If his colleagues at AJT & Associates were intrigued by the baby stroller and infant seats that Richard Wood was keeping in his office recently, they soon learned that Wood was again working on a Request for Technical Assistance (RTA) from the Space Alliance Technology Outreach Program (SATOP).

The connection between a baby stroller and a NASA-funded outreach program might not be readily obvious, but the solution Wood created exemplifies the benefits SATOP offers to small businesses facing technical challenges.

The baby stroller that occupied Wood’s office is the product of Double Decker® Stroller, Inc., which manufactures Double Decker® and Triple Decker® strollers for infants. The Double and Triple Decker strollers are a highly innovative and affordable stroller concept, allowing parents of twins and triplets to lock the infants’ car seats onto a lightweight metal frame. Parents have to buy only a removable car seat for each child and attach it to the stroller. The strollers feature all-terrain wheels to handle curbsides, dirt roads
or rough terrain; a single width frame of only 23 inches that can easily glide through small aisles and doors, and storage baskets with plenty of room for packages and bags.

While the inventive design of the Double Decker and Triple Decker strollers has won the company praise and a steadily growing clientele – the strollers were picked by Pregnancy Magazine’s 2003 Buyers Guide as a great multiples product - they could be used with car seats produced by only one of the leading car seat manufacturers. “In order to expand our market, we needed to make the stroller locking mechanism compatible with the other major brand of car seats,” said Marshajene Schaaf, president of Double Decker Stroller.

This goal proved to be a major challenge because the company did not want to redesign the stroller and was looking for a cost-effective solution to make the locking mechanism adaptable to other car seats.


Schaaf then heard about SATOP through the Florida Small Business Administration and decided to contact SATOP for help. SATOP put Schaaf in touch with Richard Wood, P.E., a Senior Vice President at AJT, which is located in Cape Canaveral, Fla. Within a few weeks, Wood presented Schaaf with a simple, cost-effective solution using plastic, flexible hose purchased at Home Depot.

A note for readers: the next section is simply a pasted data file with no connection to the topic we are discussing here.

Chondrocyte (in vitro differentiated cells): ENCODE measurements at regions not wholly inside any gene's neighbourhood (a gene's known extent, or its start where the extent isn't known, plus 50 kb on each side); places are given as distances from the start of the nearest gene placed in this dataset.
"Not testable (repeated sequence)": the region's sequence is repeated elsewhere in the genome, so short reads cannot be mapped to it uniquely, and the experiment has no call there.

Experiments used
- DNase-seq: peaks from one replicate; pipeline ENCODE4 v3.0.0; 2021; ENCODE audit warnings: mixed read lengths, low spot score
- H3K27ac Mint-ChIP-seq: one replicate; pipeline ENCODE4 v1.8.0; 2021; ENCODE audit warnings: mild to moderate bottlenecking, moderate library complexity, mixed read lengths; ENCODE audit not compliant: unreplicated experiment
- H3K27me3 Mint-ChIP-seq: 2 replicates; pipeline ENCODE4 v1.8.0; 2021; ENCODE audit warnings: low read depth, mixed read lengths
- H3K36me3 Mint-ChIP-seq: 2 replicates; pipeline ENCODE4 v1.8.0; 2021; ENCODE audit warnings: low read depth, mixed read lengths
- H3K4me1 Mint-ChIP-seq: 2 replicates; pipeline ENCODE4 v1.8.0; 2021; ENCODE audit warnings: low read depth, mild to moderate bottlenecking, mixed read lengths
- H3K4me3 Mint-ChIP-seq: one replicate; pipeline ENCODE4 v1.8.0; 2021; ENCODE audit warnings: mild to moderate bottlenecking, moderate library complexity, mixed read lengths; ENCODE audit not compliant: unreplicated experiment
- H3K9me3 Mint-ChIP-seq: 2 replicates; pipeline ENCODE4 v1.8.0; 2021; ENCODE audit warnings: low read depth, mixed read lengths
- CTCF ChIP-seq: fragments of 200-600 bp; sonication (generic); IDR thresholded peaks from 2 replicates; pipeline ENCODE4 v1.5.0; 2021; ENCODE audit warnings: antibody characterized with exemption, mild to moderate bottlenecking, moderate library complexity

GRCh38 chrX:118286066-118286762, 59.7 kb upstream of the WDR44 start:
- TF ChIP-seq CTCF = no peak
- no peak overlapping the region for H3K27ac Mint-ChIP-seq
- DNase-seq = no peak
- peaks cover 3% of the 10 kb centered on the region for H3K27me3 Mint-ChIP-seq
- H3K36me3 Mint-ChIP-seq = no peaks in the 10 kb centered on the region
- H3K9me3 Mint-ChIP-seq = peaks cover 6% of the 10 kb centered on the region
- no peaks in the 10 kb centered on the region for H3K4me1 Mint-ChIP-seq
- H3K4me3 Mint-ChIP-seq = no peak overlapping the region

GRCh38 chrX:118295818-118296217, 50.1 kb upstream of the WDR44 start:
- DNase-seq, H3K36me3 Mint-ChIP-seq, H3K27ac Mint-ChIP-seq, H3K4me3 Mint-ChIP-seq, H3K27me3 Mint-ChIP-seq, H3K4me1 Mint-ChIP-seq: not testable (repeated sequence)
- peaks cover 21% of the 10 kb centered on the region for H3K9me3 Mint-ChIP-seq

Wood’s prototype solution consisted of placing the hose over the existing cross bars of the stroller, allowing the second brand of car seat to be locked in place securely. “After analyzing what it would take to secure the car seat in place, it became a challenge to provide the fix with a simple accessory item,” explained Wood. “I ended up using a few inches of flexible, plastic hose slit lengthwise over the cross bar to act as a bushing.” Wood tested his solution by pushing the stroller, with car seats attached, around the AJT offices.

Schaaf said that she was impressed with the adapter device Wood provided because it required no tooling changes to the existing stroller and will be easy for consumers to attach. The adapter can also be sent out to existing customers so that they can have the option of using another brand of car seat with the stroller.

“Thanks to SATOP we are now able to expand our market because our new stroller model can now accommodate both of the major car seat brands,” Schaaf said. “As a small company, it would have been almost impossible for us to access the engineering expertise of someone like Richard Wood without help from SATOP.”